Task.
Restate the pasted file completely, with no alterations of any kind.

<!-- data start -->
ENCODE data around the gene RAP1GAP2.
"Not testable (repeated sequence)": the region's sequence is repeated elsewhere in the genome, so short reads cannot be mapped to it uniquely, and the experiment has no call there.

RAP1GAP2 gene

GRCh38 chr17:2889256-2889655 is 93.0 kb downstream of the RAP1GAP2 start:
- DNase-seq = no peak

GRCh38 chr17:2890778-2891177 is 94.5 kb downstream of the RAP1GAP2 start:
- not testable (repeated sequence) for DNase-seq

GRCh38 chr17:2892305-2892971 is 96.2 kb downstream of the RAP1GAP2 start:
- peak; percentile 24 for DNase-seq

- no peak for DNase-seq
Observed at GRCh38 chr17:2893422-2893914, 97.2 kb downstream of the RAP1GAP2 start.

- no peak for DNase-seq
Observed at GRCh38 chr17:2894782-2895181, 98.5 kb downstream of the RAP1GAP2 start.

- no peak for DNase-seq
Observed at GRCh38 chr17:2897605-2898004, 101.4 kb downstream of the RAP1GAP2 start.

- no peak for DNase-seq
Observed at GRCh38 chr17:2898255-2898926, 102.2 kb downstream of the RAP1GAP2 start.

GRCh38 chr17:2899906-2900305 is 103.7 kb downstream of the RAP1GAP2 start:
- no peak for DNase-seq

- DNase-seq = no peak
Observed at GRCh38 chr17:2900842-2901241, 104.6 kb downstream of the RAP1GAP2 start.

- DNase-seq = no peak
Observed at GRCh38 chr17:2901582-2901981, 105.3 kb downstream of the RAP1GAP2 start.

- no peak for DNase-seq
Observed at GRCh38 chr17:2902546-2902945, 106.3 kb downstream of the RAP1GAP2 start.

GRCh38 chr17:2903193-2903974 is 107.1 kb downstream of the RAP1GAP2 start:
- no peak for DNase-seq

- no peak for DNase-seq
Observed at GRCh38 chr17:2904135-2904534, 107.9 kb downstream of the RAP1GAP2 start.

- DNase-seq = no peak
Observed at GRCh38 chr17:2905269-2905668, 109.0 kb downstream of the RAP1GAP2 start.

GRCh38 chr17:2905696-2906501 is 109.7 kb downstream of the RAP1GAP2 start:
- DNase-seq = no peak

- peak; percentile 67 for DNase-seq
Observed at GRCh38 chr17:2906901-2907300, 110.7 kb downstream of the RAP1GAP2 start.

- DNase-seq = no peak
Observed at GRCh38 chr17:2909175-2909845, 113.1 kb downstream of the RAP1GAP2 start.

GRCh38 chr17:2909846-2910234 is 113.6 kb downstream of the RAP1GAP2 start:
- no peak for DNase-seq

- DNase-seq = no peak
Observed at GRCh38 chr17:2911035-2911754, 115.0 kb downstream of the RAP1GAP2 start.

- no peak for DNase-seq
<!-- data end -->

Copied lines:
ENCODE data around the gene RAP1GAP2.
"Not testable (repeated sequence)": the region's sequence is repeated elsewhere in the genome, so short reads cannot be mapped to it uniquely, and the experiment has no call there.

RAP1GAP2 gene

GRCh38 chr17:2889256-2889655 is 93.0 kb downstream of the RAP1GAP2 start:
- DNase-seq = no peak

GRCh38 chr17:2890778-2891177 is 94.5 kb downstream of the RAP1GAP2 start:
- not testable (repeated sequence) for DNase-seq

GRCh38 chr17:2892305-2892971 is 96.2 kb downstream of the RAP1GAP2 start:
- peak; percentile 24 for DNase-seq

- no peak for DNase-seq
Observed at GRCh38 chr17:2893422-2893914, 97.2 kb downstream of the RAP1GAP2 start.

- no peak for DNase-seq
Observed at GRCh38 chr17:2894782-2895181, 98.5 kb downstream of the RAP1GAP2 start.

- no peak for DNase-seq
Observed at GRCh38 chr17:2897605-2898004, 101.4 kb downstream of the RAP1GAP2 start.

- no peak for DNase-seq
Observed at GRCh38 chr17:2898255-2898926, 102.2 kb downstream of the RAP1GAP2 start.

GRCh38 chr17:2899906-2900305 is 103.7 kb downstream of the RAP1GAP2 start:
- no peak for DNase-seq

- DNase-seq = no peak
Observed at GRCh38 chr17:2900842-2901241, 104.6 kb downstream of the RAP1GAP2 start.

- DNase-seq = no peak
Observed at GRCh38 chr17:2901582-2901981, 105.3 kb downstream of the RAP1GAP2 start.

- no peak for DNase-seq
Observed at GRCh38 chr17:2902546-2902945, 106.3 kb downstream of the RAP1GAP2 start.

GRCh38 chr17:2903193-2903974 is 107.1 kb downstream of the RAP1GAP2 start:
- no peak for DNase-seq

- no peak for DNase-seq
Observed at GRCh38 chr17:2904135-2904534, 107.9 kb downstream of the RAP1GAP2 start.

- DNase-seq = no peak
Observed at GRCh38 chr17:2905269-2905668, 109.0 kb downstream of the RAP1GAP2 start.

GRCh38 chr17:2905696-2906501 is 109.7 kb downstream of the RAP1GAP2 start:
- DNase-seq = no peak

- peak; percentile 67 for DNase-seq
Observed at GRCh38 chr17:2906901-2907300, 110.7 kb downstream of the RAP1GAP2 start.

- DNase-seq = no peak
Observed at GRCh38 chr17:2909175-2909845, 113.1 kb downstream of the RAP1GAP2 start.

GRCh38 chr17:2909846-2910234 is 113.6 kb downstream of the RAP1GAP2 start:
- no peak for DNase-seq

- DNase-seq = no peak
Observed at GRCh38 chr17:2911035-2911754, 115.0 kb downstream of the RAP1GAP2 start.

- no peak for DNase-seq